At the end of year, a local political group sent a new policy proposal to Huntley’s District 158 school board that could impact support for trans students. Though there are no such policies being proposed at MCHS, some wonder what could happen if more outside political groups influence school rules elsewhere in the county.
At the end of year, a local political group sent a new policy proposal to Huntley’s District 158 school board that could impact support for trans students. Though there are no such policies being proposed at MCHS, some wonder what could happen if more outside political groups influence school rules elsewhere in the county.
Maddie Canada

Parental control

At the end of 2023, a local political group proposed a policy that could impact gender affirming in Huntley’s District 158. Could similar policies be implemented into other schools in McHenry County?

A transgender student at Huntley High School fidgets in their counselor’s office. Her counselor is dialing her mom’s phone number, and she is mortified. With every ring of the phone, her heart sinks a little closer to her feet.

Her mother does not know that she is questioning her gender identity and thinking of transitioning, but she thought she could seek out confidential support from her counselor, who she trusts. Due to the school’s new policy, her counselor now must notify her mother.

Introduced to the public at the end of 2023, a political group known as Grafton Township GOP has drafted a policy for District 158 in Huntley that would require faculty, staff, and administration to notify parents if students seek assistance regarding a number of sensitive issues, including their gender identity. Though the policy has not been passed by the Huntley school board yet, members of the school board have confirmed that it will appear on an upcoming agenda.

This policy has left students and community members in surrounding schools wondering what is next. How could this impact other schools in McHenry County? What does this mean for MCHS?

At the end of year, a local political group sent a new policy proposal to Huntley’s District 158 school board that could impact support for trans students. Though there are no such policies being proposed at MCHS, some wonder what could happen if more outside political groups influence school rules elsewhere in the county.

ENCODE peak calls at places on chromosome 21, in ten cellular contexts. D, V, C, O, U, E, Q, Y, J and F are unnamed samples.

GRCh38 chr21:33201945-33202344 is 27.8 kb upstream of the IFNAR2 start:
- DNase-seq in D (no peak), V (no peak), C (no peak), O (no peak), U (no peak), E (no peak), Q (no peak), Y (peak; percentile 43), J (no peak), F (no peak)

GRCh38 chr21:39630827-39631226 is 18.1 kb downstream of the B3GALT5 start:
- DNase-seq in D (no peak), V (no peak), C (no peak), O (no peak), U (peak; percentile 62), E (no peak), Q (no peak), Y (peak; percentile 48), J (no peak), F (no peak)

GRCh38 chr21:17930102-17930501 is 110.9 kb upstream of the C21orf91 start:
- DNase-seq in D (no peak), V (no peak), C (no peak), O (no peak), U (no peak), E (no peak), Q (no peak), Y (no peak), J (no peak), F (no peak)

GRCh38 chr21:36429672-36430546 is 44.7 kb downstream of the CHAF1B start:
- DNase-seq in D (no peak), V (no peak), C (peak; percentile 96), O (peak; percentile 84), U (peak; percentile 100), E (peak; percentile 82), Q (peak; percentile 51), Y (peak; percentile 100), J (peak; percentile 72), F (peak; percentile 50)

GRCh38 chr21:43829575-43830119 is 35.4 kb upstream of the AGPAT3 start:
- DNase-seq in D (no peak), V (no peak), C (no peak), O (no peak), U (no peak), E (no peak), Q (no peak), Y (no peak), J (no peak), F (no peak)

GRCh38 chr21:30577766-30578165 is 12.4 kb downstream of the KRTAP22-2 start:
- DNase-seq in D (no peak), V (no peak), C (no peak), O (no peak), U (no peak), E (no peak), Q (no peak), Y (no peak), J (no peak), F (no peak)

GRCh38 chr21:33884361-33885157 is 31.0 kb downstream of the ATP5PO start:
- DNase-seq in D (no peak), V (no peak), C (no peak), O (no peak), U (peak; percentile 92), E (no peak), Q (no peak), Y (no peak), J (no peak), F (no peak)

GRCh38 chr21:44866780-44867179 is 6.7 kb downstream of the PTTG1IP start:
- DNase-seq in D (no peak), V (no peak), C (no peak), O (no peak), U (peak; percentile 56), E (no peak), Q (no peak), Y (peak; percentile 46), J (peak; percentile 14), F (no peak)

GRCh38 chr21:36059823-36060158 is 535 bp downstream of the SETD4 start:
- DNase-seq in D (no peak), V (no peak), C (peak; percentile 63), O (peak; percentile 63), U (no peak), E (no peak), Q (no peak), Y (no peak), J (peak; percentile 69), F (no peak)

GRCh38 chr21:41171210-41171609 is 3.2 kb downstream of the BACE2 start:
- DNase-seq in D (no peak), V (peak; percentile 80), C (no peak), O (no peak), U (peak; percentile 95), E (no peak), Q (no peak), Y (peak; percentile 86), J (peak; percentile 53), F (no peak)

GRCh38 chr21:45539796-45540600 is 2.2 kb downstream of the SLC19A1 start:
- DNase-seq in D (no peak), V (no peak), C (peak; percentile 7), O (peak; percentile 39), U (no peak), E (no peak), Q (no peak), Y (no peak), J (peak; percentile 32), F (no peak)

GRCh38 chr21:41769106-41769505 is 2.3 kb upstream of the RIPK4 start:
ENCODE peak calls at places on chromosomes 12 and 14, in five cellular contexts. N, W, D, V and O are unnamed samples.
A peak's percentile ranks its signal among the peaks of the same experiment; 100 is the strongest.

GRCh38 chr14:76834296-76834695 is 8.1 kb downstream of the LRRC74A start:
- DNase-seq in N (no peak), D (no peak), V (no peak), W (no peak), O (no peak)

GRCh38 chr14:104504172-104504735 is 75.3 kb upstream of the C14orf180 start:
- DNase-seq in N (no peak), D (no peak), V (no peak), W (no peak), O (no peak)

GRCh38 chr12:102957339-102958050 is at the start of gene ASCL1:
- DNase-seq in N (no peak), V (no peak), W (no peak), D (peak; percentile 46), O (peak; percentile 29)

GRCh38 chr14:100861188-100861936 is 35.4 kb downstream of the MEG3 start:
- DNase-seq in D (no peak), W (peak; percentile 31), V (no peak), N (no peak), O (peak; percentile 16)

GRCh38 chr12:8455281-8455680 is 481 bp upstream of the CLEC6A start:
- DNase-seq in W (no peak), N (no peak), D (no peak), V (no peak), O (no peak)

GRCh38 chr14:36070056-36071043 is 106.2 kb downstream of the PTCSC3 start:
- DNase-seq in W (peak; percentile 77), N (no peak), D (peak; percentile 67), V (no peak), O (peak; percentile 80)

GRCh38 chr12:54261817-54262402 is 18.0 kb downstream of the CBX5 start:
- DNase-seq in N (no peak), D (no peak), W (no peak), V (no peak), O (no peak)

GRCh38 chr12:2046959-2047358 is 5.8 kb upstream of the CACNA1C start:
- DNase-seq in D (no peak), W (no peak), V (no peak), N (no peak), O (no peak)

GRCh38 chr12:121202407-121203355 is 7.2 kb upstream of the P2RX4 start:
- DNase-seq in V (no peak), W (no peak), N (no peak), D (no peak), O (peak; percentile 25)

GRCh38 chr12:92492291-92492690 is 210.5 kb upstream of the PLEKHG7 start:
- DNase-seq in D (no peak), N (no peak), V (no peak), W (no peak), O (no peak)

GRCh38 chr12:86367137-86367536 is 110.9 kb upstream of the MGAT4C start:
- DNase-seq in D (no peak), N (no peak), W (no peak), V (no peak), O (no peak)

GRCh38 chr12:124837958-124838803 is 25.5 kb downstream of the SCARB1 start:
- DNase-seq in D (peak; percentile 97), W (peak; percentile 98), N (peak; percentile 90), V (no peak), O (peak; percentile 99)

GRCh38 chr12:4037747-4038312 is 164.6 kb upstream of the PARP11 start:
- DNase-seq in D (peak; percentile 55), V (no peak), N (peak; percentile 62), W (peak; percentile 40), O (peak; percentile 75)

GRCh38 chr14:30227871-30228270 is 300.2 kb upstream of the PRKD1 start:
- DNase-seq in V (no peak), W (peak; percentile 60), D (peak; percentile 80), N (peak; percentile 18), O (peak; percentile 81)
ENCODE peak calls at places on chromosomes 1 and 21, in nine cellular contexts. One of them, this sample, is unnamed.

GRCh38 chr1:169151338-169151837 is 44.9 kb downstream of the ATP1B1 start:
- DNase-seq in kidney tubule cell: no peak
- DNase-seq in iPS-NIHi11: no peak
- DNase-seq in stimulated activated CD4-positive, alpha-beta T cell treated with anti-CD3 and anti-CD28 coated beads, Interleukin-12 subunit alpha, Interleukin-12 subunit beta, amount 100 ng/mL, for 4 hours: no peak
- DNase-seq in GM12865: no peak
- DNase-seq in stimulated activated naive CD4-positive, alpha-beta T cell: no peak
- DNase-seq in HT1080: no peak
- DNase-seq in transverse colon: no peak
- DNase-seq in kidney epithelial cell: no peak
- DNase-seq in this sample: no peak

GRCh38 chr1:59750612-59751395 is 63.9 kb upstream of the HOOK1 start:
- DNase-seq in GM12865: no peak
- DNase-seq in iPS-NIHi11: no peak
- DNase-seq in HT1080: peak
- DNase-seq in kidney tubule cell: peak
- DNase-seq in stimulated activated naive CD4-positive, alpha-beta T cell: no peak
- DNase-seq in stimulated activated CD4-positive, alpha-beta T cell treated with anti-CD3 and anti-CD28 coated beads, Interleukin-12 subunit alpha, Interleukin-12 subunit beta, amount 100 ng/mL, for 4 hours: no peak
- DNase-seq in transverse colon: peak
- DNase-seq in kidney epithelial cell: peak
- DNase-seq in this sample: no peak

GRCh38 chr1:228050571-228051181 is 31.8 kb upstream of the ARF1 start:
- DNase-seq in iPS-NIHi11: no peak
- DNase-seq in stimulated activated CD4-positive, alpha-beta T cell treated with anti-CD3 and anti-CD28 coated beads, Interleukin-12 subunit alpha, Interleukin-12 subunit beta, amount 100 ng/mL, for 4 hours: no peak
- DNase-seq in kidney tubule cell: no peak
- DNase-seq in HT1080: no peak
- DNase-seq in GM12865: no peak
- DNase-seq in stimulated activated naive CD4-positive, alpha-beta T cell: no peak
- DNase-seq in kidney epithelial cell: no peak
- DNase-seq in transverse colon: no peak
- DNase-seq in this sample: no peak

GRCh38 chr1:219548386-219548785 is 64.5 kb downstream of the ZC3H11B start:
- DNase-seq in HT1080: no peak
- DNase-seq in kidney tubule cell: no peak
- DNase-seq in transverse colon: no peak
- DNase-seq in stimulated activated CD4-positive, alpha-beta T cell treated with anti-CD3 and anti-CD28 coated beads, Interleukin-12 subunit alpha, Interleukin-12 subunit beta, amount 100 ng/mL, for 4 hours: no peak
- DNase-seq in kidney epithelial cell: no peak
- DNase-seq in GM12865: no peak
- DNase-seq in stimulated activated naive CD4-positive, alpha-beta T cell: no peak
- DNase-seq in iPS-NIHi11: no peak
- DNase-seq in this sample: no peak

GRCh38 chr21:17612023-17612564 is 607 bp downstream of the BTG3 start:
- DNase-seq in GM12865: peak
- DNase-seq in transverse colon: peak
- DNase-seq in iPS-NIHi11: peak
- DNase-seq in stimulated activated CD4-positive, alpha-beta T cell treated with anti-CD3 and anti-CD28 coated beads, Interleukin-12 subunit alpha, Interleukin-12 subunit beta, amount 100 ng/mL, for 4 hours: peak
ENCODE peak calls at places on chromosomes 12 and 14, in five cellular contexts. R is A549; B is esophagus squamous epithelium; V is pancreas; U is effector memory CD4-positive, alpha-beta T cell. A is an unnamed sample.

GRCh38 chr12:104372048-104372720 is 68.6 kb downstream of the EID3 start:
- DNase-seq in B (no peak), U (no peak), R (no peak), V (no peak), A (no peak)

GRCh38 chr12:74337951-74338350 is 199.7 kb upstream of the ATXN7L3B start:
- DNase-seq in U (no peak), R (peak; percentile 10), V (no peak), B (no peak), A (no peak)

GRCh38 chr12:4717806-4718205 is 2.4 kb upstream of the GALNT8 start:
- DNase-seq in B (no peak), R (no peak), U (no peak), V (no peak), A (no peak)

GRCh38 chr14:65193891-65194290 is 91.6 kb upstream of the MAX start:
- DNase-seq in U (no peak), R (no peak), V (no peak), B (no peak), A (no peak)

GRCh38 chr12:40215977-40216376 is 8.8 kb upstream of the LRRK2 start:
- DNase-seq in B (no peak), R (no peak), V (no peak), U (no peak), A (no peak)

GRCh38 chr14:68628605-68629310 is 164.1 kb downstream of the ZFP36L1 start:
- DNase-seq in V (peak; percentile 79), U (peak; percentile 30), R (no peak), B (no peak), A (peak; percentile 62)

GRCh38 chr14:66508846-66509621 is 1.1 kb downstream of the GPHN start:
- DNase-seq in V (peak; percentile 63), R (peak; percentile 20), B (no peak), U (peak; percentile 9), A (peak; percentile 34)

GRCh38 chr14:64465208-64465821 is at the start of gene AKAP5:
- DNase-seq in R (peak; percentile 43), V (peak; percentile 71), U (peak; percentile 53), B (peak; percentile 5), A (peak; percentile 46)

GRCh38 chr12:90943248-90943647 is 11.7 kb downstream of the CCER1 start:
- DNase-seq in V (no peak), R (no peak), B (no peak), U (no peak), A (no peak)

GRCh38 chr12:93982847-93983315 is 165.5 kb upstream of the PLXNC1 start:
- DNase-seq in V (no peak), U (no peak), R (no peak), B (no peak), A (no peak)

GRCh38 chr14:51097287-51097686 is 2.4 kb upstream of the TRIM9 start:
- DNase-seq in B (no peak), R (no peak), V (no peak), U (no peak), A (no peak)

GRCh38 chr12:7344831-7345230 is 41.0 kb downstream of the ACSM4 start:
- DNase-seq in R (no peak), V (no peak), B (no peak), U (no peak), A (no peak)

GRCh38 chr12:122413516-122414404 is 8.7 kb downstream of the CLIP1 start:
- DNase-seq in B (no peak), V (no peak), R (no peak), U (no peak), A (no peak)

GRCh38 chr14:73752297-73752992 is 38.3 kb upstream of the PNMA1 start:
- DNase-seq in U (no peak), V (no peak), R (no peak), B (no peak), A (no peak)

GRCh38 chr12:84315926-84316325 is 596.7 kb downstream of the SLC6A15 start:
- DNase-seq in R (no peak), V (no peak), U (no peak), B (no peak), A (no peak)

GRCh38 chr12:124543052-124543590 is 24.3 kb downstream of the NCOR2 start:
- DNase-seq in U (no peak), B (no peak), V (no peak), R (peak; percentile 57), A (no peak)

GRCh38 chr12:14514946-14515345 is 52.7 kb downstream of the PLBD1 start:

At the end of year, a local political group sent a new policy proposal to Huntley’s District 158 school board that could impact support for trans students. Though there are no such policies being proposed at MCHS, some wonder what could happen if more outside political groups influence school rules elsewhere in the county. (Maddie Canada)

The Northwest Herald reported that the local republican group was seeking to ban gender-affirming care back in November.

The time is long past when God fearing Americans can stand idly by while evil servants of perverted philosophies foster their abominable practices upon our unsuspecting youth. Parents have a right to direct their children’s education, care, and upbringing.

— Orville Brettman, Grafton Township GOP

The policy, drafted at the end of 2023 by the Grafton Township GOP, states that teachers and staff members must get approval from a student’s parents before administering any help or resources to students for things like gender-affirming care, depression, and more.

“The District will make every reasonable effort to notify the parents or guardians of a student when providing support services,” it reads. “Such notification shall be carried out in a timely and respectful manner not to exceed 48 hours from the date support was initiated.”

While this policy has not been passed by the District 158 school board, Grafton Township GOP, who penned the policy, has been working with members of the school board to get the policy on the agenda.

“The time is long past when God fearing Americans can stand idly by while evil servants of perverted philosophies foster their abominable practices upon our unsuspecting youth,” said Grafton Township GOP member Orville Brettman. “Parents have a right to direct their children’s education, care, and upbringing.” 

At the end of year, a local political group sent a new policy proposal to Huntley’s District 158 school board that could impact support for trans students. Though there are no such policies being proposed at MCHS, some wonder what could happen if more outside political groups influence school rules elsewhere in the county.